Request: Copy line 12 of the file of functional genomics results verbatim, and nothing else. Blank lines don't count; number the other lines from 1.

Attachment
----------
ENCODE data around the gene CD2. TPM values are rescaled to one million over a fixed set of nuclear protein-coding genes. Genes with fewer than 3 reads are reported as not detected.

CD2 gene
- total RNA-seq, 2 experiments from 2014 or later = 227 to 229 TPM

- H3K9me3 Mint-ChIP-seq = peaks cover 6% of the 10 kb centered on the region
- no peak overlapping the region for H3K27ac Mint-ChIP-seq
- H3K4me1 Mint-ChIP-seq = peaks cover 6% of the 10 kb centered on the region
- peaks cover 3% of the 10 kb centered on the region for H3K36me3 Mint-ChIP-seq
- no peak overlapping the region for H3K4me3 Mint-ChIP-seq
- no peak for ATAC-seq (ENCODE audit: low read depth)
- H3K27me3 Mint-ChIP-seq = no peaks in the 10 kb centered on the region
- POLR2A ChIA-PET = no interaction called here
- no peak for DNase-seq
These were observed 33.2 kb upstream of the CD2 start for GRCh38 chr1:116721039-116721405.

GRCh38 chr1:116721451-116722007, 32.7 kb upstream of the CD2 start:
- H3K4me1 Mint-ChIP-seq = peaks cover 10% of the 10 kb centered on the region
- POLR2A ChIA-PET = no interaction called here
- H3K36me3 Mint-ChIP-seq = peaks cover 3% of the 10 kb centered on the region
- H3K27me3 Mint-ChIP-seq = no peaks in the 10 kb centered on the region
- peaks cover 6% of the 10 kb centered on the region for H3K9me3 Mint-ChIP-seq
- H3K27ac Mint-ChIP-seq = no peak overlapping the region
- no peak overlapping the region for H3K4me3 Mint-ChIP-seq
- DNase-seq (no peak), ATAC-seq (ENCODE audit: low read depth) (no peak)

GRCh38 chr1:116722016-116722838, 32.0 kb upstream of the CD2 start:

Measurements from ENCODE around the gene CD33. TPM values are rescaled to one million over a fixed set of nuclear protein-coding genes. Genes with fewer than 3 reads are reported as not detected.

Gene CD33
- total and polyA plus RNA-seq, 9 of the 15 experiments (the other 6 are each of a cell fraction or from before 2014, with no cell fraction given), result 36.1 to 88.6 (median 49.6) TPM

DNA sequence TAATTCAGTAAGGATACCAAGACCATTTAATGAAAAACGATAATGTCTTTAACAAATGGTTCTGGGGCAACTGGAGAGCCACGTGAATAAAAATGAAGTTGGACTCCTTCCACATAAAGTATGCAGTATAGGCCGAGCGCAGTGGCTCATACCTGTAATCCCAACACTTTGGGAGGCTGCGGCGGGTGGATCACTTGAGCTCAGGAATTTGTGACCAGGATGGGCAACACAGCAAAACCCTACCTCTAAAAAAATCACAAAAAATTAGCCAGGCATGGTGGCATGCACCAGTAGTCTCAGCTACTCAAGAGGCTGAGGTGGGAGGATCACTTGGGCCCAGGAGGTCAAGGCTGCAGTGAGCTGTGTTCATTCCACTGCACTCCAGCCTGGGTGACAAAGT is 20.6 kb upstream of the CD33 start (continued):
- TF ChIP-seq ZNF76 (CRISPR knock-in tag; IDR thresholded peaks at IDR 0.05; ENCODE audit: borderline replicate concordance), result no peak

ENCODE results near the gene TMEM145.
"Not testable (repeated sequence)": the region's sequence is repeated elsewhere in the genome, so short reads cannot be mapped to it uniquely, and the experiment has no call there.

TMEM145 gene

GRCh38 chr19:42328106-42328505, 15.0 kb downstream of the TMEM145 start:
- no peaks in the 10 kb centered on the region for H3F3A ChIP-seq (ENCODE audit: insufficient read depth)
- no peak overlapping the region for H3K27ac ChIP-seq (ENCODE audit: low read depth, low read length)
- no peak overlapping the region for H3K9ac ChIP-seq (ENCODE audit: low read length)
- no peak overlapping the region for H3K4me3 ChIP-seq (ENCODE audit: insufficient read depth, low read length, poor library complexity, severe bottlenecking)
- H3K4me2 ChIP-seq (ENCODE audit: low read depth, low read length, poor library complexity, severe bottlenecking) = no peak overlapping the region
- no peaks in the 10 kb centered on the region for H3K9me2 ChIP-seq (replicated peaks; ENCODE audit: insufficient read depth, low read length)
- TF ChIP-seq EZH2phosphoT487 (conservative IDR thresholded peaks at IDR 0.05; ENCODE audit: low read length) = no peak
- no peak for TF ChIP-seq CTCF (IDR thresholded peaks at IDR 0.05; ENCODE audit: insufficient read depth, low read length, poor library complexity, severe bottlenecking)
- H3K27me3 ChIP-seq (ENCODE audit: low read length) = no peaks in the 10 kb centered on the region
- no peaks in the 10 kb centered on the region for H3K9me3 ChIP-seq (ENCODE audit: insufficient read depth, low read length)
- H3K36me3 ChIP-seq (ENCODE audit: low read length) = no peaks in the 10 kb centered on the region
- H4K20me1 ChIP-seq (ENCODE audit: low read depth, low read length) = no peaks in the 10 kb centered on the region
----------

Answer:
- no peak for DNase-seq